Irish Sailing Hero - Volvo Ocean Race OBR Brain Carlin

Irish Sailing Hero - Volvo Ocean Race OBR Brain Carlin

Kerry Man Brian Carlin Brings Volvo Ocean Race to Our Screens

Have you noticed the coverage of the Volvo Ocean Race is truly incredible? The Onboard Reporters (OBRs) are bringing us a real taste of what it is like out there on the open ocean and Kerry man Brian Carlin is the OBR Team Leader bringing it all together.

Here is a little insight in to Brian’s world …

  1. What is your official title with the Volvo Ocean Race?
    • Onboard Reporter Team Leader
  2. What does that mean? What do you do?
    • I’m responsible for the recruiting and training of this years Onboard Reporters who sail onboard the V65 yachts.
      The role varies from logistics, training, certification (Sea Survival, Medical etc), working with OBR’s and teams to find the best fit for each team and choosing who sails on what boat each leg as we now rotate OBR’s to keep the story fresh whilst allowing OBR’s to take a leg off to recuperate. I’m also responsible for the supply of camera equipment, I also liaise with all the skippers and team PRO’s to help with guidance on the role of the OBR and the teams individual sponsor requirements, arranging live calls and while back in Alicante HQ I’m there to support the OBR’s at sea from technical issues to personal ones, in a nut shell I manage the group of 9 OBR’s from Alicante while at sea and travel to each stop-over to help debrief at the end of each leg. In addition I work with the VOR TV team as a camera man for News and Live TV shows like Leg Start. (Its a bit full on sometimes
  3. How did you get to this stage in your career ?
    • I’d like to say luck but that’s lies, its when opportunity meets preparation. I studied Architecture in college, worked for 6 years but decided I’d like to be a sailing photographer. The process wasn’t easy and truth be told I wasn’t very good at it to being with, I struggled a lot but my determination was stronger than my desire to just give up – I’d actually say I was really stubborn and ignored the advice of many who told me I’d never make it in this business. Well when someone tells you you can’t or wont be able to do something you try to prove them right, so after 6 years working every opportunity and pushing myself as an individual and sacrificing a considerable amount of my personal life, I’m here today doing what I’ve work so hard to build.
  4. What type of path did you follow to develop your sailing skills? Training, Racing, Crewing, College ….?
    • I started sailing at the age of 8, my mom thought we needed some stimulation and despite growing up in Kerry football was not my thing. So its the path my parents decided at an age where I didn’t know where the possibilities lay led me to taking a huge interest in sailing. I spend many summers in Tralee Bay Sailing Club doing all the Dinghy level courses and eventually went on to be a sailing instructor – Naturally while working in the industry it led to sailing competitively at national and international level. I’ve done a couple of World Championships and National championships, not always getting the best results but while the results didn’t reflect any medal wins it did build my entire life’s worth of friendships – friendships that still exist today and that turned into a network of connections in the sailing community when I decided I’d leave Architecture for Sailing Communications. Its funny but if I never started sailing as a child I would have led a very different life, so my parents are hugely responsible for where I am today, of course they just laid the solid foundations the rest was up to me.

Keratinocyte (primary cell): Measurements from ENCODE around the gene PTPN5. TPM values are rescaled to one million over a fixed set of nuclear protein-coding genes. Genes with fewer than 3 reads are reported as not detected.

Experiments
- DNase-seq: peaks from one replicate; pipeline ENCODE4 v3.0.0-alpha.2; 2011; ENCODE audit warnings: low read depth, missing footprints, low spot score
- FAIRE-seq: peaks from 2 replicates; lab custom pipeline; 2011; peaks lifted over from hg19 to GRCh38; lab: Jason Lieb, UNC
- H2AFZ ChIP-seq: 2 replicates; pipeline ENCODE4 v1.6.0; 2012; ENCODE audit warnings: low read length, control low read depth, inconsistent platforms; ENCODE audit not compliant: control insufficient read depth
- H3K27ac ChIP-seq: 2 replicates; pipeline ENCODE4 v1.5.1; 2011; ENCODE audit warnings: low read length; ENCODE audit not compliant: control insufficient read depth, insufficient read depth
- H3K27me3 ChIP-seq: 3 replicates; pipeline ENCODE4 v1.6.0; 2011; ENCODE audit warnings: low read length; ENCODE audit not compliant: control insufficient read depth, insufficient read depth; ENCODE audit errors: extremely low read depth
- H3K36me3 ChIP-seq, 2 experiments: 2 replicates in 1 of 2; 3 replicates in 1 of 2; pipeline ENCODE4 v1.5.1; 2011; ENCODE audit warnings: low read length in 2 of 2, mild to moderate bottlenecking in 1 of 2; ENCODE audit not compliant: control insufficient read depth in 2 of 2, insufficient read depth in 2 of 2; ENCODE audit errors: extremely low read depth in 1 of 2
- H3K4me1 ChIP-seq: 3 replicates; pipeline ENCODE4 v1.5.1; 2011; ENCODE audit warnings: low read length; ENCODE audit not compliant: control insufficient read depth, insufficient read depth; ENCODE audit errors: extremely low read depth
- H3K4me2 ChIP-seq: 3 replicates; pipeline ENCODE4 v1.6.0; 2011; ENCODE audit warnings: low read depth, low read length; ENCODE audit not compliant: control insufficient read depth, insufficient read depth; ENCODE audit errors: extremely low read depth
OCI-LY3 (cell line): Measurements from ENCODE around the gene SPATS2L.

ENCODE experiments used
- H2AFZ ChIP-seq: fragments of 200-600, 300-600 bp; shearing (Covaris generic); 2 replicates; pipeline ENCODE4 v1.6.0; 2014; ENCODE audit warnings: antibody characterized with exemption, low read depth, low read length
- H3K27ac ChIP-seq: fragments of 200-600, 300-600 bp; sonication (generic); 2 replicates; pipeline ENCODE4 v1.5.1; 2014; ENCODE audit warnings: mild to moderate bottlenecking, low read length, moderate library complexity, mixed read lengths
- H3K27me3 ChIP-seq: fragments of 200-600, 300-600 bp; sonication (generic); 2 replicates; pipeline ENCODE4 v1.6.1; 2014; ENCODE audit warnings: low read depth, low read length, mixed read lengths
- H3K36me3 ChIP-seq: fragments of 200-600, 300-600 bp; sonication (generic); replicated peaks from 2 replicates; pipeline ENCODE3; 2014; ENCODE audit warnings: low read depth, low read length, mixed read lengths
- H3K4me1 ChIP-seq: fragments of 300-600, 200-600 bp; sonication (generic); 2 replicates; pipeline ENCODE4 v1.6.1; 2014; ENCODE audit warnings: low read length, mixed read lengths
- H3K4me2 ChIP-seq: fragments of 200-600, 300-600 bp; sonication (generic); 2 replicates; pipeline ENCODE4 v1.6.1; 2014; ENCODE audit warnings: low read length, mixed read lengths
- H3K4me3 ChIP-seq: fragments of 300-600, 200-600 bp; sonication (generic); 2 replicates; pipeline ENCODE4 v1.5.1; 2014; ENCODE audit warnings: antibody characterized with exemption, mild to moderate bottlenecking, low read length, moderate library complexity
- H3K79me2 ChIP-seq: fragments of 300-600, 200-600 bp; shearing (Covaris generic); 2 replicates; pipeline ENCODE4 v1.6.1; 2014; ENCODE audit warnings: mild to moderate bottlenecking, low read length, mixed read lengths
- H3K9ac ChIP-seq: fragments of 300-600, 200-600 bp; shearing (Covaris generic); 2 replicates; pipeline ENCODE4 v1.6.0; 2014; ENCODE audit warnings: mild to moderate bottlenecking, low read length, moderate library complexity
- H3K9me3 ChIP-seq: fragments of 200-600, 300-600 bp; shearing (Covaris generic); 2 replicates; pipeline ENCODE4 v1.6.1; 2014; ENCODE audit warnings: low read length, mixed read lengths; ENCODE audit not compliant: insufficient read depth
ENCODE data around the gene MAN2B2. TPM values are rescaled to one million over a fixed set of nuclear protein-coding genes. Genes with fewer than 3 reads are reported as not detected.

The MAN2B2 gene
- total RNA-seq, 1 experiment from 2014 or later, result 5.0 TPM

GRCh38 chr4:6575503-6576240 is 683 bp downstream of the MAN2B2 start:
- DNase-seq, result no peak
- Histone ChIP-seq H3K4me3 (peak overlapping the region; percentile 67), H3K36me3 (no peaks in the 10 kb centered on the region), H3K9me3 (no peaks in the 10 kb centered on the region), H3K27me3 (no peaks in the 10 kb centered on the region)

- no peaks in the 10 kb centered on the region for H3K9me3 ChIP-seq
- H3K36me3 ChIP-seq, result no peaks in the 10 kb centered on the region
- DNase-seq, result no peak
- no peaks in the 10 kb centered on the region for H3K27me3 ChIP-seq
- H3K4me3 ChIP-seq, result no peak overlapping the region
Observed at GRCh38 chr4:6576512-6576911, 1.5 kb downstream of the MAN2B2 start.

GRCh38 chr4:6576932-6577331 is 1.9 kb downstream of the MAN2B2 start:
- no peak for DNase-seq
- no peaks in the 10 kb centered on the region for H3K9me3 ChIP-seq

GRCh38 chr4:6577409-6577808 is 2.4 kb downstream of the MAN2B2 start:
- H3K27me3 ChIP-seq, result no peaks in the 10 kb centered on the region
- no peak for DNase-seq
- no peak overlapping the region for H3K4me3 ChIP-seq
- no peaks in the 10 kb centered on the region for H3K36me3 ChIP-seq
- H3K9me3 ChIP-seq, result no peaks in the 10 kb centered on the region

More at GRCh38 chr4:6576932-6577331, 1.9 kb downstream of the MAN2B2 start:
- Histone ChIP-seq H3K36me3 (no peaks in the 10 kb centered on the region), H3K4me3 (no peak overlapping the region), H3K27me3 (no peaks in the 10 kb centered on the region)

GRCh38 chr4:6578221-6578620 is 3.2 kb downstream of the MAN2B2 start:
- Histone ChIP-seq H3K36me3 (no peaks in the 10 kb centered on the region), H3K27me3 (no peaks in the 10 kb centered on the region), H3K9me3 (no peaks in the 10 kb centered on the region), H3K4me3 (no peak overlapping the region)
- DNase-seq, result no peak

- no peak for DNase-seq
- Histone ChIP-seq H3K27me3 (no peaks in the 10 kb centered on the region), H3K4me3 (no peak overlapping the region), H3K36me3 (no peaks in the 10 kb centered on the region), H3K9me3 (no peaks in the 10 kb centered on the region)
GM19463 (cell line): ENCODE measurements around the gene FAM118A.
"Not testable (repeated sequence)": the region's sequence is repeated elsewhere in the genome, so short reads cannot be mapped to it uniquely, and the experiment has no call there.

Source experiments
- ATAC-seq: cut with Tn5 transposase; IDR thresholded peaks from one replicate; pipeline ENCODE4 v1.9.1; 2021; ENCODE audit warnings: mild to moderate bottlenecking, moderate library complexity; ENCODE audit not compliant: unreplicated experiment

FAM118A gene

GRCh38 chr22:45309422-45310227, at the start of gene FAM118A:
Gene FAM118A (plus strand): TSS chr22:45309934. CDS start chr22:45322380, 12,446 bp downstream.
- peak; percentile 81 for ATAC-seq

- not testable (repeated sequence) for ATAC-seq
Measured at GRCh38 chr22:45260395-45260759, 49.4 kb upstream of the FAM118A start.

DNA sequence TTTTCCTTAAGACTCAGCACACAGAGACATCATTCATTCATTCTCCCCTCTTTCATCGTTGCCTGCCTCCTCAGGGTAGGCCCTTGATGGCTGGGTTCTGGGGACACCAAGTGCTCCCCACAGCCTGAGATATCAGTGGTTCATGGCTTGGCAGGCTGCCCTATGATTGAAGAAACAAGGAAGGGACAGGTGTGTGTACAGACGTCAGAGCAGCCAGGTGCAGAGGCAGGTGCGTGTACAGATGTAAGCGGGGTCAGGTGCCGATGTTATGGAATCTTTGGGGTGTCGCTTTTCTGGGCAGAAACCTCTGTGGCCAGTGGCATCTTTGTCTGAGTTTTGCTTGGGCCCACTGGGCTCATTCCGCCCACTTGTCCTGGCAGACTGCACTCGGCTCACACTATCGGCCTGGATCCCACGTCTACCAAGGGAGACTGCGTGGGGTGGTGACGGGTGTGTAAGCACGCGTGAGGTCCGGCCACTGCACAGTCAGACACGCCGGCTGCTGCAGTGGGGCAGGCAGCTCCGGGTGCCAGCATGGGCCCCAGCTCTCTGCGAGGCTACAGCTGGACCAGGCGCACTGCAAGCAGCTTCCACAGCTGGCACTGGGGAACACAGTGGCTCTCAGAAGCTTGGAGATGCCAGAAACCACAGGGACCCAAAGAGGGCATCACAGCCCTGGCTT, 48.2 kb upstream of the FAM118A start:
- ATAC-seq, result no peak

5. What type of sailing do enjoy the most now? Do you race and cruise?
    • I love match racing, its tactical and its always fast course sailing. However having sailed around the world 1.5 times I’m mad keen on just doing delivery trips offshore or in general offshore racing – I like time at sea and the challenges its brings to both you as an individual and the team making them work together to achieve a mutual goal, but winning isn’t always the goal, participation and completing offshore races can be enough.
  6. How does sailing / supporting sailing make you feel?
    • I think sailing can change the direct of anyone’s life but fundamentally the best feeling you get out sailing – NO Facebook, no social media at all and its the freedom and the feeling of having one task to concentrate your mind, if you haven’t tried it – do it, if nothing else it gives your brain a rest from the onslaught of social media
  7. Do you have a message you would like to give to the young sailors of Ireland?
    • All I can say its that dreams are there to be chased – if you want something bad enough, especially if you think you just can’t, then there lies the challenge, believe in yourself and don’t listen to anybody’s who’s negative – its your life, live it the way you want and don’t be afraid of chasing a dream and discovering another one along the way – life happens, its an ever moving target, always adjust your sails to suit and you’ll end up in some of the most unexpected dreams you never thought would happen, as my friend Paul Adamson say’s “One Life, Live It”.

Brian Carlin
OBR Leader

“One Life, Live It”

Go here for more on the tough job of OBR and meet the team.

If you want to enjoy some incredible photography – make a cuppa, get comfy and scroll through this page here.

Header photograph credit to Brian Carlin – has to be the best ever selfie (is that Barney the Dinosaur I see?)